Russian humanitarian aid delivery an attempt to break a siege?

Ukrainian pro-Russian separatists unloaded desperately needed provisions from some 280 Russian trucks in Luhansk, Ukraine. After delivering their loads of humanitarian supplies, many of the trucks promptly returned to Russia.

Despite the fury expressed by U.S. and NATO officials about Russia’s unilateral delivery of the supplies after weeks of frustrating negotiations with Ukrainian authorities, there was clearly a humanitarian need. An International Committee of the Red Cross (ICRC) team that visited Luhansk on Aug. 21 to make arrangements for the delivery of aid found water and electricity supplies cut off because of damage to essential infrastructure. Laurent Corbaz, ICRC head of operations for Europe and Central Asia, reported “an urgent need for essentials like food and medical supplies.”

The ICRC stated that it had “taken all necessary administrative and preparatory steps for the passage of the Russian convoy,” and that, “pending customs checks,” the organization was “therefore ready to deliver the aid to Luhansk … provided assurances of safe passage are respected.”

The “safe passage” requirement, however, was the Catch-22.  Kiev and its Western supporters have resisted a ceasefire or a political settlement until the federalists lay down their arms and surrender. The Ukrainian army has also been directing artillery fire into the city in an effort to dislodge the ethnic Russian federalists.

Accusing the West of repeatedly blocking a “humanitarian armistice,” a Russian Foreign Ministry statement cited both Kiev’s obstructionist diplomacy and “much more intensive bombardment of Luhansk” on Aug. 21, the day after some progress had been made on the ground regarding customs clearance and border control procedures: “In other words, the Ukrainian authorities are bombing the destination [Luhansk] and are using this as a pretext to stop the delivery of humanitarian relief aid.”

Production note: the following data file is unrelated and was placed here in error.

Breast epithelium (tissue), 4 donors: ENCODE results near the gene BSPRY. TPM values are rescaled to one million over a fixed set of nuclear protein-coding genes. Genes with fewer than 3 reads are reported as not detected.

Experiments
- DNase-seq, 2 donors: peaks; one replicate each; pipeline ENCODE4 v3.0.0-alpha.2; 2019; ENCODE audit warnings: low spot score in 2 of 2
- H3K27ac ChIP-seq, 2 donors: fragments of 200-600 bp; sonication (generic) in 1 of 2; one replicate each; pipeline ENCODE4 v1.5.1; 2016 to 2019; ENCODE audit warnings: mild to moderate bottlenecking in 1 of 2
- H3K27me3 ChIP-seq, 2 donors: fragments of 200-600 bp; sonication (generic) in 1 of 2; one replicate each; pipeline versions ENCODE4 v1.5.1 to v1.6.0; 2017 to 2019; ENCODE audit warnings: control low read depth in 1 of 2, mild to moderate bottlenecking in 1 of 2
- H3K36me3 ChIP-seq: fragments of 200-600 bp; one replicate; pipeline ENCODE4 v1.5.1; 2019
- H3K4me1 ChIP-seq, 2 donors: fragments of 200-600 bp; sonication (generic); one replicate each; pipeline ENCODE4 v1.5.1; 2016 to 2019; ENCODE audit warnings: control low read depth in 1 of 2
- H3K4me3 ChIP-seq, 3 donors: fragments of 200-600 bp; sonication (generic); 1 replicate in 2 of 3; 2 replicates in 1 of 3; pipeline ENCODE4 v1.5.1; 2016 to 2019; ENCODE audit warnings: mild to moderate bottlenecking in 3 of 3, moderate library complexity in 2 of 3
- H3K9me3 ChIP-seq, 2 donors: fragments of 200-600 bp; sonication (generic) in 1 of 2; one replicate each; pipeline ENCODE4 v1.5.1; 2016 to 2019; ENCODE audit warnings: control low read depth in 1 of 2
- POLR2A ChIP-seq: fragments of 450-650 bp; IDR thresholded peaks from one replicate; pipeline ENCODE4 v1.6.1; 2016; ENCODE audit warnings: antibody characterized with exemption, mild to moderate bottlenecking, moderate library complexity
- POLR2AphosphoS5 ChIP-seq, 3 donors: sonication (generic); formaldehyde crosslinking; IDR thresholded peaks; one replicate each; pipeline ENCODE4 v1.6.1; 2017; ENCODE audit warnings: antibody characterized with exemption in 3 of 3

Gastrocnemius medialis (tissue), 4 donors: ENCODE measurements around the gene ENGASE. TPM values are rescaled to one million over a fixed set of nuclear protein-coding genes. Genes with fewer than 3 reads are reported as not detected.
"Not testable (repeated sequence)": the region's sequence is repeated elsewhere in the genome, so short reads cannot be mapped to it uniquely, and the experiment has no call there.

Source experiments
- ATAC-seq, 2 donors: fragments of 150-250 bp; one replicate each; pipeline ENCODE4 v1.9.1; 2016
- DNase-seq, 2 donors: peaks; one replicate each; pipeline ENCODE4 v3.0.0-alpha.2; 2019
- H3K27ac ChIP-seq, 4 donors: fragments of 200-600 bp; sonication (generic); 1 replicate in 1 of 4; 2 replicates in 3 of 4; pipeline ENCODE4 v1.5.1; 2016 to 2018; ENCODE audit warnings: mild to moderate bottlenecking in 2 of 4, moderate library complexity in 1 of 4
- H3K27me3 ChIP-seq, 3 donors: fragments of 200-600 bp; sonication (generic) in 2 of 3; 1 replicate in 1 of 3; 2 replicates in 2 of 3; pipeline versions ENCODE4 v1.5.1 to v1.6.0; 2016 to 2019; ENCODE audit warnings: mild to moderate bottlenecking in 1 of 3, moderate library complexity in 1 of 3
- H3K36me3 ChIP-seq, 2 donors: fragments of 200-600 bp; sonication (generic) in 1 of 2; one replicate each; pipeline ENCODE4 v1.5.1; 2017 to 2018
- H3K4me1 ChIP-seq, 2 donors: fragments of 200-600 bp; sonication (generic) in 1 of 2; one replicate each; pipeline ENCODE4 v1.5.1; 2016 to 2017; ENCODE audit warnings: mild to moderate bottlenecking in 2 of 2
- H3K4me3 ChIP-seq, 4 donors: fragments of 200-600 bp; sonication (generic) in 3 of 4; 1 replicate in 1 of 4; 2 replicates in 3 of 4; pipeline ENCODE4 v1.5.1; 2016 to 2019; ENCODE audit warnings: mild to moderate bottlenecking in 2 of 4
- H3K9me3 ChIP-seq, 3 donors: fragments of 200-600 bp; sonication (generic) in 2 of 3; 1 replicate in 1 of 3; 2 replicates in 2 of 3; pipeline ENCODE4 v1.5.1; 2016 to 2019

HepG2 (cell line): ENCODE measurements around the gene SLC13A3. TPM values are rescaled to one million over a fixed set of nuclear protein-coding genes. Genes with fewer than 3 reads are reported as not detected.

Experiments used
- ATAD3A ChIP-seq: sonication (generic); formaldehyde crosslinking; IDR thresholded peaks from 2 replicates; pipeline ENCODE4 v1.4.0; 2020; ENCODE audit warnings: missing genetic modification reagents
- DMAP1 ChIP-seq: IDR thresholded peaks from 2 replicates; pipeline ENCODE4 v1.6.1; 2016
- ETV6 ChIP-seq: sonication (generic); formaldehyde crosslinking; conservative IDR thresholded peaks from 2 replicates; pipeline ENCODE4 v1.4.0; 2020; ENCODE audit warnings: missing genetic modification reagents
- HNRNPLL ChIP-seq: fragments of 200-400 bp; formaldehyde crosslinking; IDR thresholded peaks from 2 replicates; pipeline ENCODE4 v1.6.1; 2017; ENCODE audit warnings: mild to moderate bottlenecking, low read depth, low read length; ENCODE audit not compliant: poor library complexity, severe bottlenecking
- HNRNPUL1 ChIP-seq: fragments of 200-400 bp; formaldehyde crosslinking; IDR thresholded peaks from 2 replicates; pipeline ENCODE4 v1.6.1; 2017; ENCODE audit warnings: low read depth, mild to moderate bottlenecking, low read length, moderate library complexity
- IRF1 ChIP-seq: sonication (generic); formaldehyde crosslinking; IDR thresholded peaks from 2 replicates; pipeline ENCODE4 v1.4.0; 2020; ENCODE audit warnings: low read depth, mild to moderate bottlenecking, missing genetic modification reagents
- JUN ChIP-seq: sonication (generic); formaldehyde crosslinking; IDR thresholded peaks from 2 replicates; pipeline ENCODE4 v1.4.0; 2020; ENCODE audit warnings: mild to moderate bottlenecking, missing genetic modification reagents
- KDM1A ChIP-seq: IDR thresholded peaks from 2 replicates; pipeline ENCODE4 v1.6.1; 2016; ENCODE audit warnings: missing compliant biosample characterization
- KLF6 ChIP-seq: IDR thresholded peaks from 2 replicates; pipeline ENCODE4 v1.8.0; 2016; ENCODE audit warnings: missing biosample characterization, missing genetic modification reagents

Referring to these “intolerable” delays and “endless artificial demands and pretexts,” the Foreign Ministry said, “The Russian side has decided to act. … Those who are ready to continue sacrificing human lives to their own ambitions and geopolitical designs and are rudely trampling on the norms and principles of international humanitarian law will assume complete responsibility for the possible consequences of provocations against the humanitarian relief convoy.”

During a press conference at the UN on Friday, Russia’s UN Ambassador Vitaly Churkin claimed that 59 Ukrainian inspectors had been looking through the trucks on the Russian side of the border, and also that media representatives had been able to choose for themselves which trucks to examine.

[Excerpts of article by Ray McGovern, former US Army officer and CIA analyst]

One thought on “Russian humanitarian aid delivery an attempt to break a siege?

  1. Russia’s Foreign Ministry confirmed that all trucks that delivered aid have returned to Russia. Said Russian Deputy Emergency Minister Eduard Chizhikov: “There were 227 trucks in the humanitarian operation participating in the operation, and they have all returned. All those vehicles have been searched by the representatives of the customs and border control, both on the Ukrainian and Russian side. No issues have been pointed out. All vehicles were empty upon returning, and the media representatives checked that, too, while they were filming the search.”

    It also underlined that the Russian representatives of the Red Cross were in close cooperation with the leadership and employees of the International Committee of Red Cross (ICRC), and the ICRC has proved to be “a responsible partner.”

    The Organisation for Security and Cooperation in Europe (OSCE) also confirmed that all 227 vehicles that entered Ukraine as part of a Russian aid convoy have now returned home.

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